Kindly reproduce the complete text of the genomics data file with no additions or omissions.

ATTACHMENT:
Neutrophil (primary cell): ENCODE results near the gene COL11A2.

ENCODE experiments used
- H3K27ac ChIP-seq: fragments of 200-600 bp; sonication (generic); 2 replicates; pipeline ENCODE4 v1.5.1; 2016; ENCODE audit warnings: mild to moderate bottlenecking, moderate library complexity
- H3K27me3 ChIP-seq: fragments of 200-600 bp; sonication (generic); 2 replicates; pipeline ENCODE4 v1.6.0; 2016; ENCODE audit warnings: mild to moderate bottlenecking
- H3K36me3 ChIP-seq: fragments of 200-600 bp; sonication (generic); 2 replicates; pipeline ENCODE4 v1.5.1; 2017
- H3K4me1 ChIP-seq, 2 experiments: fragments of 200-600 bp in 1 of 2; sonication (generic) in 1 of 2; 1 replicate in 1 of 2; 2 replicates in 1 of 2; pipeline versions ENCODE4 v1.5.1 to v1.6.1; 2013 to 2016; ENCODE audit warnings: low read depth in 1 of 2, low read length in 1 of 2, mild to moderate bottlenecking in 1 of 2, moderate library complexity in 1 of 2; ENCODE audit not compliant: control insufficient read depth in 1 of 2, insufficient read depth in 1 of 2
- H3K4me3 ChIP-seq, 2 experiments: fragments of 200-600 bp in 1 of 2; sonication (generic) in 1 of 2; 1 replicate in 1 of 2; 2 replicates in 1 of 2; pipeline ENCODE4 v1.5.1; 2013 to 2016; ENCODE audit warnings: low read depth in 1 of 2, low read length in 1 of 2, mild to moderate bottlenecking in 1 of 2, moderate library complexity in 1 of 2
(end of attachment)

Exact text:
Neutrophil (primary cell): ENCODE results near the gene COL11A2.

ENCODE experiments used
- H3K27ac ChIP-seq: fragments of 200-600 bp; sonication (generic); 2 replicates; pipeline ENCODE4 v1.5.1; 2016; ENCODE audit warnings: mild to moderate bottlenecking, moderate library complexity
- H3K27me3 ChIP-seq: fragments of 200-600 bp; sonication (generic); 2 replicates; pipeline ENCODE4 v1.6.0; 2016; ENCODE audit warnings: mild to moderate bottlenecking
- H3K36me3 ChIP-seq: fragments of 200-600 bp; sonication (generic); 2 replicates; pipeline ENCODE4 v1.5.1; 2017
- H3K4me1 ChIP-seq, 2 experiments: fragments of 200-600 bp in 1 of 2; sonication (generic) in 1 of 2; 1 replicate in 1 of 2; 2 replicates in 1 of 2; pipeline versions ENCODE4 v1.5.1 to v1.6.1; 2013 to 2016; ENCODE audit warnings: low read depth in 1 of 2, low read length in 1 of 2, mild to moderate bottlenecking in 1 of 2, moderate library complexity in 1 of 2; ENCODE audit not compliant: control insufficient read depth in 1 of 2, insufficient read depth in 1 of 2
- H3K4me3 ChIP-seq, 2 experiments: fragments of 200-600 bp in 1 of 2; sonication (generic) in 1 of 2; 1 replicate in 1 of 2; 2 replicates in 1 of 2; pipeline ENCODE4 v1.5.1; 2013 to 2016; ENCODE audit warnings: low read depth in 1 of 2, low read length in 1 of 2, mild to moderate bottlenecking in 1 of 2, moderate library complexity in 1 of 2